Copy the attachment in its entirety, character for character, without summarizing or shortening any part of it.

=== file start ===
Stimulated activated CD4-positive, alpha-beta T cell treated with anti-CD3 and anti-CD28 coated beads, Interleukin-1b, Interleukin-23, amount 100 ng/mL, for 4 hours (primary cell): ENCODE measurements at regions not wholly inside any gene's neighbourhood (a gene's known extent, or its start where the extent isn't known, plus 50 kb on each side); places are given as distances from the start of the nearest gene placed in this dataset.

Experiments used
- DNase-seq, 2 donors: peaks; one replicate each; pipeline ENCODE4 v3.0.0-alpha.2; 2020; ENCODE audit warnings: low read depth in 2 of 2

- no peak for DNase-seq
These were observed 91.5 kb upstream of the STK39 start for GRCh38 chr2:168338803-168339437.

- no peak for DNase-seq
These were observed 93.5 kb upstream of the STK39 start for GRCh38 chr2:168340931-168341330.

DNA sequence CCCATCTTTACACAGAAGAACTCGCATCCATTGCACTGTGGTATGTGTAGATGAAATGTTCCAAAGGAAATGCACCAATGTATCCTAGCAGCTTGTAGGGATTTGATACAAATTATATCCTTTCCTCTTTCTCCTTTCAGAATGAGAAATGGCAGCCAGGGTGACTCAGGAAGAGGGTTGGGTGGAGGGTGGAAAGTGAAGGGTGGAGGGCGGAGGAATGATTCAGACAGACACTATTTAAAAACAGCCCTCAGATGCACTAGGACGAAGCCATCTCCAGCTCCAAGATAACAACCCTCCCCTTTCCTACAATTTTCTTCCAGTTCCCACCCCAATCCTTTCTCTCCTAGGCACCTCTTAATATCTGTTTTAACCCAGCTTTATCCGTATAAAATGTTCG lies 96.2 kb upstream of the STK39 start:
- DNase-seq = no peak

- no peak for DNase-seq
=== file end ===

Stimulated activated CD4-positive, alpha-beta T cell treated with anti-CD3 and anti-CD28 coated beads, Interleukin-1b, Interleukin-23, amount 100 ng/mL, for 4 hours (primary cell): ENCODE measurements at regions not wholly inside any gene's neighbourhood (a gene's known extent, or its start where the extent isn't known, plus 50 kb on each side); places are given as distances from the start of the nearest gene placed in this dataset.

Experiments used
- DNase-seq, 2 donors: peaks; one replicate each; pipeline ENCODE4 v3.0.0-alpha.2; 2020; ENCODE audit warnings: low read depth in 2 of 2

- no peak for DNase-seq
These were observed 91.5 kb upstream of the STK39 start for GRCh38 chr2:168338803-168339437.

- no peak for DNase-seq
These were observed 93.5 kb upstream of the STK39 start for GRCh38 chr2:168340931-168341330.

DNA sequence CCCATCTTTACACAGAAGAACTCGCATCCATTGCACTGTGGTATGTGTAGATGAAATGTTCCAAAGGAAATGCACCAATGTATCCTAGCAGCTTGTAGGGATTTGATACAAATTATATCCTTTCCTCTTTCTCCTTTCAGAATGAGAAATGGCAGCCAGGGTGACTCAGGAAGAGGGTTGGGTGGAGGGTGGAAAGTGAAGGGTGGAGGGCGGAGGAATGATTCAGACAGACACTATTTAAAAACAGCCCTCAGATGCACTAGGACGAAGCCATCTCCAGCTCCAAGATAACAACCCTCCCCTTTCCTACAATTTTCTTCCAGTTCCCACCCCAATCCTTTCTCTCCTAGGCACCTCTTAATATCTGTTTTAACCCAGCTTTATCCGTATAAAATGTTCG lies 96.2 kb upstream of the STK39 start:
- DNase-seq = no peak

- no peak for DNase-seq